Ghost in the Shell 2: Innocence Movie Review
Batou is assigned by the government's covert anti-terrorist unit, Public Security Section 9, to investigate the "death" of a gynoid, a hyper-realistic female robot designed as a very cute sexual companion to a willing male. But the machines are becoming erratic, and the gynoids have begun to slaughter their owners. Do we have your attention, yet?
Batou, a solitary, intense type, is partnered with Togusa, an all-too-human compadre with a wife and daughter to consider when the bullets and bombs start flying. Atsuko Tanaka is reprised from the original Ghost in the Shell to give our heroes a heads up on what might actually be going on with the erratic machines.
The investigation is constantly hampered--not so much with the obstructions of bad guys and the like--but by a constant theoretical dispute over comparative worth of humans and machines. This creates a plodding pace while our heroes traverse a 3D universe with a visual design that is eye-boggling. Using subtle highlighting, distinct focal planes, an inventive color palette, moody lighting effects, and forced perspective, Oshii blends what he sees in the real world into a hyper-realistic style of animation.
Dog lovers will swoon over Oshii's method of humanizing his creation by having Batou express deep love and understanding for his pet basset hound. His detailed and devoted care of Ruby -- to the extent of removing one of her big floppy ears from the dinner bowl -- after a weary day at work, is rewarded with the kind of warm appreciation only a close animal companion can provide. The big guy needs love.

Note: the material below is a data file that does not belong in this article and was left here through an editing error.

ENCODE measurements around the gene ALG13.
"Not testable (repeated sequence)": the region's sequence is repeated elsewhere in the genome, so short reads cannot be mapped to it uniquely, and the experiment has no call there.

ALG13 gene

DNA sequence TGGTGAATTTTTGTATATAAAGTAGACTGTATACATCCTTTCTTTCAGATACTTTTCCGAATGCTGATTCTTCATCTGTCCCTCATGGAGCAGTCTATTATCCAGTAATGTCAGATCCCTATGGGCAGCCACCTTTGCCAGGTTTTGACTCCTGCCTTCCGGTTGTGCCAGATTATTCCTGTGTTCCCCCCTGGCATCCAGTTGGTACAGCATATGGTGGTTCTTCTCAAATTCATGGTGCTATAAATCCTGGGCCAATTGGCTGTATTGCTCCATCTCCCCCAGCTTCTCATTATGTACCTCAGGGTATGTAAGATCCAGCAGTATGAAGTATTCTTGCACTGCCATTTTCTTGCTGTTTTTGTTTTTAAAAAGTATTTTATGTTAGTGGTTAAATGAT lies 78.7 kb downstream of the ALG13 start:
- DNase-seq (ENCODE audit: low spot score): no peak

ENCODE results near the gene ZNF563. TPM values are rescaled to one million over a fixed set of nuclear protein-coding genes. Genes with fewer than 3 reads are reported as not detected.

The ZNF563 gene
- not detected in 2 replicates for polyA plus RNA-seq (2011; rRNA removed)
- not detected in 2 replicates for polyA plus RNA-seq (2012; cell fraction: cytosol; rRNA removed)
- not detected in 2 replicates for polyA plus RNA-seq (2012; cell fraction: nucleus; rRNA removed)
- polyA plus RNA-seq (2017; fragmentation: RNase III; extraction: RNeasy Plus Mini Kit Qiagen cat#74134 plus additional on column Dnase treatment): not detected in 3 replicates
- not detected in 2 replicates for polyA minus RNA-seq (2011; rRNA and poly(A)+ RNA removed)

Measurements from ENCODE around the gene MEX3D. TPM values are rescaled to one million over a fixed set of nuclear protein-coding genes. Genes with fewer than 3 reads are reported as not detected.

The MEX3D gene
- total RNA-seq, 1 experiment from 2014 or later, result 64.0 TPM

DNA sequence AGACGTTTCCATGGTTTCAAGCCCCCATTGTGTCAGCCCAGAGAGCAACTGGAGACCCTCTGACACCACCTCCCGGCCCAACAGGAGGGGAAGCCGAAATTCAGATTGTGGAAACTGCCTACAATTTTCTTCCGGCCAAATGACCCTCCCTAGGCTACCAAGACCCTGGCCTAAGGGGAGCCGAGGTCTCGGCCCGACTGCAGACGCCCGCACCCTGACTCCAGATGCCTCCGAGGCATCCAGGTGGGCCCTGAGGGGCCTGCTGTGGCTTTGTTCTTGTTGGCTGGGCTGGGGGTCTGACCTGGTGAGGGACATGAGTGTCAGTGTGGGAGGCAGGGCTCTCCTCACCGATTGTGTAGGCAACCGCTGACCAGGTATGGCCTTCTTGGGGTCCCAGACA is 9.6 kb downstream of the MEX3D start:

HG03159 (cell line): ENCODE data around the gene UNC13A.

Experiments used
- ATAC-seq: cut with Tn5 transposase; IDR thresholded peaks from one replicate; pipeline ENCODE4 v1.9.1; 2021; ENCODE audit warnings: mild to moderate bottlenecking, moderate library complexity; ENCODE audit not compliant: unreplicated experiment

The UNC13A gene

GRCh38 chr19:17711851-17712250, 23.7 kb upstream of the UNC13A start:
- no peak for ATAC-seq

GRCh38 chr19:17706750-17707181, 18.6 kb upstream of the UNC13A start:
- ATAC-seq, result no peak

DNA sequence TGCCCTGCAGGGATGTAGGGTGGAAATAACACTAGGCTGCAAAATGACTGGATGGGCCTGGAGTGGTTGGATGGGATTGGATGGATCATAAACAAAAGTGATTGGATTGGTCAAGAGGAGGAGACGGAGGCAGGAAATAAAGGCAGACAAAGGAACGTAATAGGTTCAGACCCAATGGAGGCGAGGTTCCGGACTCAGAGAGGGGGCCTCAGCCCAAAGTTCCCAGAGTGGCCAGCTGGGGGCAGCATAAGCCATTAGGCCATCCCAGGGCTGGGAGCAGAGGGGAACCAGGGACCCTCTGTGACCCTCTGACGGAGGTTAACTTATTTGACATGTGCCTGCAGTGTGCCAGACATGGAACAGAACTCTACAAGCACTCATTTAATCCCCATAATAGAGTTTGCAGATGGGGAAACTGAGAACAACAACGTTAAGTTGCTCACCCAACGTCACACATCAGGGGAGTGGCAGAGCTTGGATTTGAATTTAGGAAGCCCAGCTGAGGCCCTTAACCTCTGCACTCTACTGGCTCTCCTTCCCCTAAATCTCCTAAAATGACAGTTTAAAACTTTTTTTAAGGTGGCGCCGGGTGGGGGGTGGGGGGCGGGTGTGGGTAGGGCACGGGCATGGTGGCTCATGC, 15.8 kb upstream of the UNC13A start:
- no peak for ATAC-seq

Voices for the characters are Akio Ôhtsuka (Batou), Atsuko Tanaka (Major Motoko Kusanagi, the "Ghost in the Shell"), Kôichi Yamadera (Togusa), Tamio Ôki (Section 9 Department Chief Aramaki), and a basset hound providing the barks for Batou's affectionate pet.
This sequel comes nine years after the original, a cyberpunk action anime about cyborg cops battling terrorist hackers in an Oshii-created world that allows the soul to migrate from organic to inorganic bodies at will. Within this scheme, the question of the nature of humanity is endlessly pondered and invests what might have been a pure action film with a strange and singular metaphysical timelessness.
The title derives from the heroine, Major Motoko Kusanagi, who abandons her enhanced body (her "shell") to become pure soul or "ghost" and disappears into cyberspace. Oshii thereby provides the basis for his questioning of what it is to be human. But, the visual virtuoso's work suffers from his unconcern about dramatizing his ideas in terms of basic story structure.
The DVD includes a making-of featurette and a Japanese language commentary track.
They got a giant metal fish in the shell, too.
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